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Fact Check: FAIR’s 2,555,000 Dimes For “Ethno-Separatist”

Jim Burroway

April 29th, 2010

Rachel Maddow interviewed Dan Stein of the Federation of American Immigration Reform (FAIR), the group that claims credit for writing Arzona’s anti-immigration law which critics charge is a open invitation to racial profiling. In particular, Maddow drills Stein over FAIR’s extensive associations with White Supremacists.

Brutal. So who’s the more credible party: Maddow or Stein?

Well, we don’t have the wherewithal to fact check everything in this interview, but I knew I could easily fact-check Stein’s denial that FAIR donated any money or had any connections with an “ethno-separatist” during a 2004 Arizona ballot initiative. Protect Arizona Now (PAN), with “ethno-separatist” Virginia Abernathy chairing its national advisory board, was the prime force behind Arizona’s Prop 200 in 2004. At 19:33 in the interview, Stein said:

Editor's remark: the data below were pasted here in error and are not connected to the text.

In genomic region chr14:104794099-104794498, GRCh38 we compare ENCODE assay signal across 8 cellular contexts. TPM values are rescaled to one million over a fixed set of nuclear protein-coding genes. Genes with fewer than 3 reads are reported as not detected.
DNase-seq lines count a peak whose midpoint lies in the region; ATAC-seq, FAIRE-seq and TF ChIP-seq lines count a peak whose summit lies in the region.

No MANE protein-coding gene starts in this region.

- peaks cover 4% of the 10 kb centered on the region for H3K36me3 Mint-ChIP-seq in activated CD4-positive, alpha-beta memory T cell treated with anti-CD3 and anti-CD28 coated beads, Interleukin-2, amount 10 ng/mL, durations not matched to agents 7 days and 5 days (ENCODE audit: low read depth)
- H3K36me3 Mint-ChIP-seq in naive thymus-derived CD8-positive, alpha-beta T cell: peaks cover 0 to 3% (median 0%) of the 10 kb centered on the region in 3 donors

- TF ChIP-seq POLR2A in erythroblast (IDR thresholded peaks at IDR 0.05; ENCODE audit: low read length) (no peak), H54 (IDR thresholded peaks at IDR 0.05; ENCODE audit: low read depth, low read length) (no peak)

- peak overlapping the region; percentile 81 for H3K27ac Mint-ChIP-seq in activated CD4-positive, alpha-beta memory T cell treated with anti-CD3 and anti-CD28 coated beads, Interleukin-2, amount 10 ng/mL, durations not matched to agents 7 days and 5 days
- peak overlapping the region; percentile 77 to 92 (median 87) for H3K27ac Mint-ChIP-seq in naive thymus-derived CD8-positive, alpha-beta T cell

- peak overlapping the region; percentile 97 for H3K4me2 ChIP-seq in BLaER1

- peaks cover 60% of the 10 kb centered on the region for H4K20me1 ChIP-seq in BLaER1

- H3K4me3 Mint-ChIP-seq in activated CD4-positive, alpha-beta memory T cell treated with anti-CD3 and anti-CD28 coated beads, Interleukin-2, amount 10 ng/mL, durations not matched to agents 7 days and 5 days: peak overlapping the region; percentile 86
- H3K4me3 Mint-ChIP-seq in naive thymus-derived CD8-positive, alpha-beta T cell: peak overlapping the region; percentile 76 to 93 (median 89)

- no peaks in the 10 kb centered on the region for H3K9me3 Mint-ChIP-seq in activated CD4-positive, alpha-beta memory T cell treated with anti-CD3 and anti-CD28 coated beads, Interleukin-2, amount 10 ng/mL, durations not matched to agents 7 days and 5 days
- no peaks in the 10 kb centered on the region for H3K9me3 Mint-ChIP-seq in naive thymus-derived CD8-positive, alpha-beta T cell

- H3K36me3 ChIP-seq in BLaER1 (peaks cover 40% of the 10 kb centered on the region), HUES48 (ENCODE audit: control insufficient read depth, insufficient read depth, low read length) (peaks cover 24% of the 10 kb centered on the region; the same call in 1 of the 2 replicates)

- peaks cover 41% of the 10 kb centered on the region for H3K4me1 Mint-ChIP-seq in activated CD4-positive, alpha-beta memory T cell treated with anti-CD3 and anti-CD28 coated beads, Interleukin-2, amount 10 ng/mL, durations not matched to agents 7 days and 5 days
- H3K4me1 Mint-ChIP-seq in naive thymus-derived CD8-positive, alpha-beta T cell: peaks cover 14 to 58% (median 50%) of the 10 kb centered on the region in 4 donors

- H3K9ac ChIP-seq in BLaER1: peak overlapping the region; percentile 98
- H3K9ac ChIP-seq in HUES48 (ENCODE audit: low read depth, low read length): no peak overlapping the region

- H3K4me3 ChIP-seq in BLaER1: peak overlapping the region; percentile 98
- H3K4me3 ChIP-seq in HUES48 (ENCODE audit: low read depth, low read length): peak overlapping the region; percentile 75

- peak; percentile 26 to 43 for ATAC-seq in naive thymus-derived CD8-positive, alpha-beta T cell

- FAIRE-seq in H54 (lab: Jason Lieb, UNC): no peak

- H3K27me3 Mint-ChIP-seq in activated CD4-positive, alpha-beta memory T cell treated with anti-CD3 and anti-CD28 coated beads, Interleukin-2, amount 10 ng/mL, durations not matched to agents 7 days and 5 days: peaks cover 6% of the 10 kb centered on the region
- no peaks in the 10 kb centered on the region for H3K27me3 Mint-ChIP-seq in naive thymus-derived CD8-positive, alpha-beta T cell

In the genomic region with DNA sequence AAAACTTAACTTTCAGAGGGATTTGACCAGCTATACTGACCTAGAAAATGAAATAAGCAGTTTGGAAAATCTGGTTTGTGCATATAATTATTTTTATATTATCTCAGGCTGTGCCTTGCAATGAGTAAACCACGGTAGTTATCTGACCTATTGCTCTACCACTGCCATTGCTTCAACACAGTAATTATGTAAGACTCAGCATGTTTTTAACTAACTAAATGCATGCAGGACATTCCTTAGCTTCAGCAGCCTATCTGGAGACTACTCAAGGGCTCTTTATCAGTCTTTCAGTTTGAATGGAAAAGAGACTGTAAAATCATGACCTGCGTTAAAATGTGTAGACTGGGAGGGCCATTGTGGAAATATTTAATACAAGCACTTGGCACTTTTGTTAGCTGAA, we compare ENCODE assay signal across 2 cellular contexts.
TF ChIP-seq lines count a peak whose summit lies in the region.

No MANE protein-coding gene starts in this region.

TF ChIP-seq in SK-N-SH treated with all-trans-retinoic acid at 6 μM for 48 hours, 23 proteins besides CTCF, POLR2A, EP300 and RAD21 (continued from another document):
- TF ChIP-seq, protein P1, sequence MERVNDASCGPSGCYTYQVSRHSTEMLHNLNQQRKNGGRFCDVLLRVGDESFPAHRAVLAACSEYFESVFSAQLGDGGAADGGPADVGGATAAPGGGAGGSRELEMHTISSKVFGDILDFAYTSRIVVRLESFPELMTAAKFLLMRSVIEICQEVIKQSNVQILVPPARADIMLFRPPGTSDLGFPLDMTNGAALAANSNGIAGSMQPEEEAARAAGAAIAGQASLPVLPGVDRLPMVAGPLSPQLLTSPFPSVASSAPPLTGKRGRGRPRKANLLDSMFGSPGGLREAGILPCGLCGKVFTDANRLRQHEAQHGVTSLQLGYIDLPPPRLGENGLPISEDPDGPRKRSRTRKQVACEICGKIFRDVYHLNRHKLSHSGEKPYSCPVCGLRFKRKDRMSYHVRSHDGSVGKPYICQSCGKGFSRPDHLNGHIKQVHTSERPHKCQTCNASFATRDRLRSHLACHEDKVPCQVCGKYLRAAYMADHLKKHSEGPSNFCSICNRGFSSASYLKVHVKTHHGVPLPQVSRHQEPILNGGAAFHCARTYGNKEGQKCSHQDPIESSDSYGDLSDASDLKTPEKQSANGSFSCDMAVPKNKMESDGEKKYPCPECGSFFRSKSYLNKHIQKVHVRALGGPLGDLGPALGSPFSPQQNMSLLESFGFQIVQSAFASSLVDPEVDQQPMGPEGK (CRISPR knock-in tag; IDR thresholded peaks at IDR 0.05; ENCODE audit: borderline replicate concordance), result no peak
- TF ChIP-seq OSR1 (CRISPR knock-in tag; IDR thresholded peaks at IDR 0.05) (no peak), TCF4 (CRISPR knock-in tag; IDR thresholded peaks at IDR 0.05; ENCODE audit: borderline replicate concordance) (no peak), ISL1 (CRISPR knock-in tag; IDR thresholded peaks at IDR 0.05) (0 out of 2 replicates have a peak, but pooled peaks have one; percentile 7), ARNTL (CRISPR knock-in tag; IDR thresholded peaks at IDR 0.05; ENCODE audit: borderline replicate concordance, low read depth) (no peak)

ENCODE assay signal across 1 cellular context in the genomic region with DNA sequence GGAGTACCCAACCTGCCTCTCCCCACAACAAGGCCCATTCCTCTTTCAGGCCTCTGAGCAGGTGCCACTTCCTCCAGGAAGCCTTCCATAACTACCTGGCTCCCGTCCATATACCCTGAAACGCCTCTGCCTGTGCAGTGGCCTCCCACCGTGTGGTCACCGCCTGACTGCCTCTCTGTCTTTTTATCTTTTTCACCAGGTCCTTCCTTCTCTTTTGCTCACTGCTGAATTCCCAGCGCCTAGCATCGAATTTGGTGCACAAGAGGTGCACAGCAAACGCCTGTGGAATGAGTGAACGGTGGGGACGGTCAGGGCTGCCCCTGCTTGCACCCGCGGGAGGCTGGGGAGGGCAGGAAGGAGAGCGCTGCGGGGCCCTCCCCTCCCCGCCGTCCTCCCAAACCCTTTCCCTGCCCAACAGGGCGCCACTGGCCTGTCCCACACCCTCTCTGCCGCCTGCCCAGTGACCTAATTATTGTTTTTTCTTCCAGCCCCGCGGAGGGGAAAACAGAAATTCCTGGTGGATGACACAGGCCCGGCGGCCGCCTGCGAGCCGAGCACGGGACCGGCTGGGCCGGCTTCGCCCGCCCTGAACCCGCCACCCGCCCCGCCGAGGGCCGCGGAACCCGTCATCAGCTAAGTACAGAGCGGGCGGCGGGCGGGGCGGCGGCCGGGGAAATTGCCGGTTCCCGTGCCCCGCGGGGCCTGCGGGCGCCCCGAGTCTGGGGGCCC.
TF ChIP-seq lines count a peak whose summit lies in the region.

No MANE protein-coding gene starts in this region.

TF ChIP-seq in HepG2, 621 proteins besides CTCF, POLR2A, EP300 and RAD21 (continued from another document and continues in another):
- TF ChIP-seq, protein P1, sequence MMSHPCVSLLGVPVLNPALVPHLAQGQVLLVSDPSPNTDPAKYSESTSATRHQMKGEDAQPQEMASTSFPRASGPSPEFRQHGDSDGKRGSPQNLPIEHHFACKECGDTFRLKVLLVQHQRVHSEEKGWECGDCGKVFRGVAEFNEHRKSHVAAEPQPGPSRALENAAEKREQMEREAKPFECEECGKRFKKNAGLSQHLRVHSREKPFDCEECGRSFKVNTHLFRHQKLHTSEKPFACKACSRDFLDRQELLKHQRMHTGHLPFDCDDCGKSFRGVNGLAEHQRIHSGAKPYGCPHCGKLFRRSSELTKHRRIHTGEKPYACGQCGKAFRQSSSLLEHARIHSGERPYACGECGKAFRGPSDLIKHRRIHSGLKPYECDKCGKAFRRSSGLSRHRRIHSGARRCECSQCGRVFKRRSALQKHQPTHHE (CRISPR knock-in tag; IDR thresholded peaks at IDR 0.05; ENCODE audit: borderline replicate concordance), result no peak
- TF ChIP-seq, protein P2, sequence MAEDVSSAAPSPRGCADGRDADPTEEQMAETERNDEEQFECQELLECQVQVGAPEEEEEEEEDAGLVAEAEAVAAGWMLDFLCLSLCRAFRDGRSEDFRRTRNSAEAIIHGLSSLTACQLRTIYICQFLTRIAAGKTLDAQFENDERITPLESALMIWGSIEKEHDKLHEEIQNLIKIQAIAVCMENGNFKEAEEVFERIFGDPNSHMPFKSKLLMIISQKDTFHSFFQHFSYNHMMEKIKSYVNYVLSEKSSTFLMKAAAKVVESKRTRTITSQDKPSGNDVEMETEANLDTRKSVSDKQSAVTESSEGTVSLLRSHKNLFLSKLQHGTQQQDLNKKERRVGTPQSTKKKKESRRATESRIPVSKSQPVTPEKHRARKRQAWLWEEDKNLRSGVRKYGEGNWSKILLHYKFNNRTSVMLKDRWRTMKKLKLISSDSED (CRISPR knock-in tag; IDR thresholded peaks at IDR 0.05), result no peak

First of all, we never gave that organization a dime. And secondly, even if we were going to give them the dime, we wouldn’t have given the dime with Virginia Abernathy associated with it.

Unfortunately for Stein, donations for ballot initiatives are reportable to the Secretary of State and posted online. According to the Arizona Secretary of State’s Web Site:

  • On April 1, 2004, FAIR gave Virginia Abernathy’s PAN $50,000, and the FAIR Congressional Task Force gave them another $50,000 more.
  • On May 11, 2004, FAIR gave PAN $25,500, and the  FAIR Congressional Task Force gave PAN another $25,000.
  • On June 11, 2004, FAIR gave PAN $50,000, and the FAIR Congressional Task Force gave PAN another $55,000.

After Abernathy exploded publicly with her ethno-separatist views, FAIR did denounce Abernathy’s views. and on September 24, FAIR shifted its support to a new group that arose from those ashes, Yes on Proposition 200, with a $60,865 donation. But yes, despite Stein’s claim, FAIR provided Abernathy’s PAN with $255,500 out of $370,000 of reportable donations altogether.

In case you’re counting, that’s 2,555,000 dimes.



April 30th, 2010 | LINK

The fact that he got so cagey and agitated, growing from his fake mask of pleasantness into outright hostility, didn’t help him.

Nevertheless, while who we are associated with can be a point of worry and suspicion, even detracting from future arguments made from that party, Maddow did fail in some aspect as he said.